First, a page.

Newly-elected politicians in Munich “have decided its administration needs to use open-source software, instead of proprietary products like Microsoft Office,” reports ZDNet:
“Where it is technologically and financially possible, the city will put emphasis on open standards and free open-source licensed software,” a new coalition agreement negotiated between the recently elected Green party and the Social Democrats says. The agreement was finalized May 10 and the parties will be in power until 2026. “We will adhere to the principle of ‘public money, public code’. That means that as long as there is no confidential or personal data involved, the source code of the city’s software will also be made public,” the agreement states…
Munich began the move away from proprietary software at the end of 2006… By 2013, 80% of desktops in the city’s administration were meant to be running LiMux software. In reality, the council continued to run the two systems — Microsoft and LiMux — side by side for several years to deal with compatibility issues. As the result of a change in the city’s government, a controversial decision was made in 2017 to leave LiMux and move back to Microsoft by 2020. At the time, critics of the decision blamed the mayor and deputy mayor and cast a suspicious eye on the US software giant’s decision to move its headquarters to Munich. In interviews, a former Munich mayor, under whose administration the LiMux program began, has been candid about the efforts Microsoft went to to retain their contract with the city.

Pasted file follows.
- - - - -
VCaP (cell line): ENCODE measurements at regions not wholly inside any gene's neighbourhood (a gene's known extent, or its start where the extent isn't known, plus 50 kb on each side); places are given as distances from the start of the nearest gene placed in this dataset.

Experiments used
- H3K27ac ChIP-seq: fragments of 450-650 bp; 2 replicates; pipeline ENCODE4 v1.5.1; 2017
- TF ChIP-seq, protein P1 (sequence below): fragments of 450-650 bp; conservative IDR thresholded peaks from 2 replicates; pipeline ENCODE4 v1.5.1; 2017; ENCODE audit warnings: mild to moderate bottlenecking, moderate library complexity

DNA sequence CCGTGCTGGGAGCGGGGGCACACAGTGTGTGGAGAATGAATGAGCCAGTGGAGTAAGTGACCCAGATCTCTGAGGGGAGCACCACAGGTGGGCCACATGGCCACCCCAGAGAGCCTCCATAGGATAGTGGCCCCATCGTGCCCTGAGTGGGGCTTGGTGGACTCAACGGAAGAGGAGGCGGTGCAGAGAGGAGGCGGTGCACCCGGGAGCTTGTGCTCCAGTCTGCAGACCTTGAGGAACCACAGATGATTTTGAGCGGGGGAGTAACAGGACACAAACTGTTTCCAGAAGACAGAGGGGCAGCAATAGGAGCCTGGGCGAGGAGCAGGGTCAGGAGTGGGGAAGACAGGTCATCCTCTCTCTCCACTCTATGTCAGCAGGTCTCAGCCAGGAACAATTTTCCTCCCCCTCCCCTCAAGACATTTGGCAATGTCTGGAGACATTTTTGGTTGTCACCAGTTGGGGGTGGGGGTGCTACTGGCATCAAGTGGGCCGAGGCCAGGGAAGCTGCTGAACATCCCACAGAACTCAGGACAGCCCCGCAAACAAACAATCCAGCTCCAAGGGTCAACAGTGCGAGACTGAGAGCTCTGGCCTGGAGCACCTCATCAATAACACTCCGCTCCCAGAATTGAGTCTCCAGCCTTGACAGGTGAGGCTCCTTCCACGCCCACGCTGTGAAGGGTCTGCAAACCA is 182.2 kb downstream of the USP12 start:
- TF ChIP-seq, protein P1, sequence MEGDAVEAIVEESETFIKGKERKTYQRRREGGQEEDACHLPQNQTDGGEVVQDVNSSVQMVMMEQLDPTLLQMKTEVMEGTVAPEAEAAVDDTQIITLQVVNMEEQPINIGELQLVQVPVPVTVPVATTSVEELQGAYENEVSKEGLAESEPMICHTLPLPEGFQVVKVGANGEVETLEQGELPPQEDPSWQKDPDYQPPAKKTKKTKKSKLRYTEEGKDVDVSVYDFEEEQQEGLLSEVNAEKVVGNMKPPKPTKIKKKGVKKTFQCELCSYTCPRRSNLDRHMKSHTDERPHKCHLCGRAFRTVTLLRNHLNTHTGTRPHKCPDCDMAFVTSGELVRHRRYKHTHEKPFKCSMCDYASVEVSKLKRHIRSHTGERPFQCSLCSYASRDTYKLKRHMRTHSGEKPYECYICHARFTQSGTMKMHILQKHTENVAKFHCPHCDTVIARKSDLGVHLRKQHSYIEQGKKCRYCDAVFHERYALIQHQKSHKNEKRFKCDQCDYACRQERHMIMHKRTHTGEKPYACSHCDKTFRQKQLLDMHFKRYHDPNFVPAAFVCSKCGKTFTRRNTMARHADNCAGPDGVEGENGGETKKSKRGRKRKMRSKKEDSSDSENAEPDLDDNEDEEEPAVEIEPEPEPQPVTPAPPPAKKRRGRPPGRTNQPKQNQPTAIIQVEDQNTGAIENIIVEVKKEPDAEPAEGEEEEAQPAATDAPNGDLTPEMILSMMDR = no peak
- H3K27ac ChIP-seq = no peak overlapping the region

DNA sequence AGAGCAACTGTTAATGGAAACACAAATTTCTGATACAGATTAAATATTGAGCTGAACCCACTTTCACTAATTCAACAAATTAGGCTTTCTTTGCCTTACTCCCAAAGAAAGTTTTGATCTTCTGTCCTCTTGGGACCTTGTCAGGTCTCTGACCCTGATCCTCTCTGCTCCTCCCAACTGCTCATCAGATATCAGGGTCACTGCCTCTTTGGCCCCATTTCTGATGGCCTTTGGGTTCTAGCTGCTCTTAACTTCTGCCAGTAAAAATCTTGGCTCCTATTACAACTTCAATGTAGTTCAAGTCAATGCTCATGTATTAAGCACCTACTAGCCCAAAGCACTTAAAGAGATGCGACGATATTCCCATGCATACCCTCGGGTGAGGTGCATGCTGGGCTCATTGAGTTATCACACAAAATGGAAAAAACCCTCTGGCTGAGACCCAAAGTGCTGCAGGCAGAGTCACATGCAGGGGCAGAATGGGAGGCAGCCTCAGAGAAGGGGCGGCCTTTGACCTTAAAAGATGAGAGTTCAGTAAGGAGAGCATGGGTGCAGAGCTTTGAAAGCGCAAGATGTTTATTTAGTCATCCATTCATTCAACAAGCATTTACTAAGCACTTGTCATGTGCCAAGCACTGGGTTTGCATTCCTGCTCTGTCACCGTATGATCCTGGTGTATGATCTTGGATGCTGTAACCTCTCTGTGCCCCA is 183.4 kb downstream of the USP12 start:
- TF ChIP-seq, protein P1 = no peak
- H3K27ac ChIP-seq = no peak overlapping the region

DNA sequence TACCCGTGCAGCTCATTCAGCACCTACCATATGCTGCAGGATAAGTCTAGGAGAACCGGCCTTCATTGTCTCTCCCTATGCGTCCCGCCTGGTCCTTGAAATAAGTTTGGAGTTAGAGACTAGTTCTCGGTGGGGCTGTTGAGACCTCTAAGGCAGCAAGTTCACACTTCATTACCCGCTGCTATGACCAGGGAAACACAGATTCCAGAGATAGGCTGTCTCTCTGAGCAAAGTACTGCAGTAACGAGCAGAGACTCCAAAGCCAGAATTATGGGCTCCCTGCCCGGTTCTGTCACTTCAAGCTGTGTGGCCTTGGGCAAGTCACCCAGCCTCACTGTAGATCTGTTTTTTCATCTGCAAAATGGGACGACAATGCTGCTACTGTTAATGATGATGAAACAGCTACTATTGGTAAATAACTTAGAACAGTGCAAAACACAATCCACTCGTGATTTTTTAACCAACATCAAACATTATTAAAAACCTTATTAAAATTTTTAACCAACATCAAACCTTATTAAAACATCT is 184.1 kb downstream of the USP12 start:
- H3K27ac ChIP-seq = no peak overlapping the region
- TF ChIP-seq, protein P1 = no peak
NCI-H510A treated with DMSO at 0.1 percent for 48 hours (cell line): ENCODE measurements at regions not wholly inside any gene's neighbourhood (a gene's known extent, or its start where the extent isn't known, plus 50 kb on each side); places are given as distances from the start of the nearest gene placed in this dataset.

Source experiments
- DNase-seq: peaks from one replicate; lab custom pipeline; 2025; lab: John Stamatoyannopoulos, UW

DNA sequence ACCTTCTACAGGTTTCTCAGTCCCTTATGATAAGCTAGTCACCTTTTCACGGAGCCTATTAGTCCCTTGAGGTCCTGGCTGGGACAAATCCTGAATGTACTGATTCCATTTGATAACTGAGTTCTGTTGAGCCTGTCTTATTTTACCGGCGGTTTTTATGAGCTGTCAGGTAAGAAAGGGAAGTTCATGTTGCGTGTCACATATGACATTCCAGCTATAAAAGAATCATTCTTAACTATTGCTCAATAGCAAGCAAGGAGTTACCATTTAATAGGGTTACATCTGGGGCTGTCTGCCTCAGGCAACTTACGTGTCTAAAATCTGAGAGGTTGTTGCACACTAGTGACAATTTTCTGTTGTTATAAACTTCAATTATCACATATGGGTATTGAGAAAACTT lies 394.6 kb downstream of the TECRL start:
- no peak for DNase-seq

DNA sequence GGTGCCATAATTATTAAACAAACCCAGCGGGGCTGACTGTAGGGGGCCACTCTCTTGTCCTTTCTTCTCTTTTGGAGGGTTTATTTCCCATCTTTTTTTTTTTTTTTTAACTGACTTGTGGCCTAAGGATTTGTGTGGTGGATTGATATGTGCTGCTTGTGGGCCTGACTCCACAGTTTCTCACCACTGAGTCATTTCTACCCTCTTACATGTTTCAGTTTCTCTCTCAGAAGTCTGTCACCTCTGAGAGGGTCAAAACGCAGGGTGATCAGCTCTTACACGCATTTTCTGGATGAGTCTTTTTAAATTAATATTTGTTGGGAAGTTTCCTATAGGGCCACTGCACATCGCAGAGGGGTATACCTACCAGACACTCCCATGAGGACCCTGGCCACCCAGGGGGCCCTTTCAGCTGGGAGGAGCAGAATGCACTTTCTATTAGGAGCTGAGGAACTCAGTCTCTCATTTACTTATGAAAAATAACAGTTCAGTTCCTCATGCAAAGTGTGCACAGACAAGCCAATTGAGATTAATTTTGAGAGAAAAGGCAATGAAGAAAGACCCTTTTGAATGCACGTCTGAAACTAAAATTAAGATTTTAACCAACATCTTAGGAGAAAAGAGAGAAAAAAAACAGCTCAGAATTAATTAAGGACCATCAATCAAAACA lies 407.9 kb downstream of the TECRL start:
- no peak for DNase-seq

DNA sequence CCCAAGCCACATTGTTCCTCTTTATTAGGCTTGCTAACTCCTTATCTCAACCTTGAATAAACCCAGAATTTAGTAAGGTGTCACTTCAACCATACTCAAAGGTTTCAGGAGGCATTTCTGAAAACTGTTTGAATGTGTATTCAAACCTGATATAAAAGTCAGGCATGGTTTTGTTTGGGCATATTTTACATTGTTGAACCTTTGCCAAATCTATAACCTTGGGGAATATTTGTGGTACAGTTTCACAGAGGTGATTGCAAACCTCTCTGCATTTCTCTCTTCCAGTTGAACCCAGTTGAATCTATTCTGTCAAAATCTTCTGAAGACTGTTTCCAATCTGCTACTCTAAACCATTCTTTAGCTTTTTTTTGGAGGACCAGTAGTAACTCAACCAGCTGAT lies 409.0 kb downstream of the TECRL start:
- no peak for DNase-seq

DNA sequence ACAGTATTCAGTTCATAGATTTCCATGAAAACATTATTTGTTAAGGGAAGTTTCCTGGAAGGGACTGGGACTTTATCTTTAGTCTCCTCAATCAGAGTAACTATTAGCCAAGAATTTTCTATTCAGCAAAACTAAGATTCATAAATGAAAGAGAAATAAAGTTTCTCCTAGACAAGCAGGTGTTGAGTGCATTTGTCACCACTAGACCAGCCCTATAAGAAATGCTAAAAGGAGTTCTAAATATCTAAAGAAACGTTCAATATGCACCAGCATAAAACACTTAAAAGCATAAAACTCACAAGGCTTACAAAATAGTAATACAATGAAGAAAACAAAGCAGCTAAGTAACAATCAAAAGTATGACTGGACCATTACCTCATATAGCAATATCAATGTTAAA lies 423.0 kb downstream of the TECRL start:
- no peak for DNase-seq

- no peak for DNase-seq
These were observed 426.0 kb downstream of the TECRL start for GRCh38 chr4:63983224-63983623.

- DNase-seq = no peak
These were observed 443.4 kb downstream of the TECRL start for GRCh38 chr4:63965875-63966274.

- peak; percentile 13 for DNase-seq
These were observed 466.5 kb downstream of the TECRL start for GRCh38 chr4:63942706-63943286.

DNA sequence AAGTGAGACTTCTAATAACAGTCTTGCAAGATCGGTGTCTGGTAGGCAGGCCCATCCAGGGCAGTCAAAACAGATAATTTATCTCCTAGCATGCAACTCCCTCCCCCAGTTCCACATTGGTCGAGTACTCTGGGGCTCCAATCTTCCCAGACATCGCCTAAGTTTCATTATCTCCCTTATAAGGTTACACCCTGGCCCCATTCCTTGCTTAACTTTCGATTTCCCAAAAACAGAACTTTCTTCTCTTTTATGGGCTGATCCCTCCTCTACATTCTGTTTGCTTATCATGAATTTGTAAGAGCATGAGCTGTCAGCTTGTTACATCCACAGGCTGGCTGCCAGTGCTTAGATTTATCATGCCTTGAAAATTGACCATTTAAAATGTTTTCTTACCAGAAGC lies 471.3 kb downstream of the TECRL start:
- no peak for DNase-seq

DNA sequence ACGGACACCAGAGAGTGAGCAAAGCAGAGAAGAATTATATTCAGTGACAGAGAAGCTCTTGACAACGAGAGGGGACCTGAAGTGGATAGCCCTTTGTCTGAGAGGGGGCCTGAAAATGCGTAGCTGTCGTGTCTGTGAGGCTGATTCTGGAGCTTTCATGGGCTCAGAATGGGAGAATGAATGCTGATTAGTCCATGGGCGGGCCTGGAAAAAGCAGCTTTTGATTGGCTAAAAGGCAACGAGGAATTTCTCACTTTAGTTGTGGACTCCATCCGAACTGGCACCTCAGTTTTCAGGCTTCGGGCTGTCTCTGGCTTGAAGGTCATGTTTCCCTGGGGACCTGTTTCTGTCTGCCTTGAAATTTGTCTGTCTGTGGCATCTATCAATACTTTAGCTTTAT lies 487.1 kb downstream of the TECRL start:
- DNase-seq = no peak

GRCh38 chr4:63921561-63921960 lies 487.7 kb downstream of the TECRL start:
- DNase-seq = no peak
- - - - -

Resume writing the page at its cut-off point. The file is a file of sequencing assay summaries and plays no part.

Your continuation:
The migration back to Microsoft and to other proprietary software makers like Oracle and SAP, costing an estimated €86.1m ($93.1m), is still in progress today.
“We’re very happy that they’re taking on the points in the ‘Public Money, Public Code’ campaign we started two and a half years ago,” Alex Sander, EU public policy manager at the Berlin-based Free Software Foundation Europe, tells ZDNet. But it’s also important to note that this is just a statement in a coalition agreement outlining future plans, he says. “Nothing will change from one day to the next, and we wouldn’t expect it to,” Sander continued, noting that the city would also be waiting for ongoing software contracts to expire. “But the next time there is a new contract, we believe it should involve free software.”
Read more of this story at Slashdot.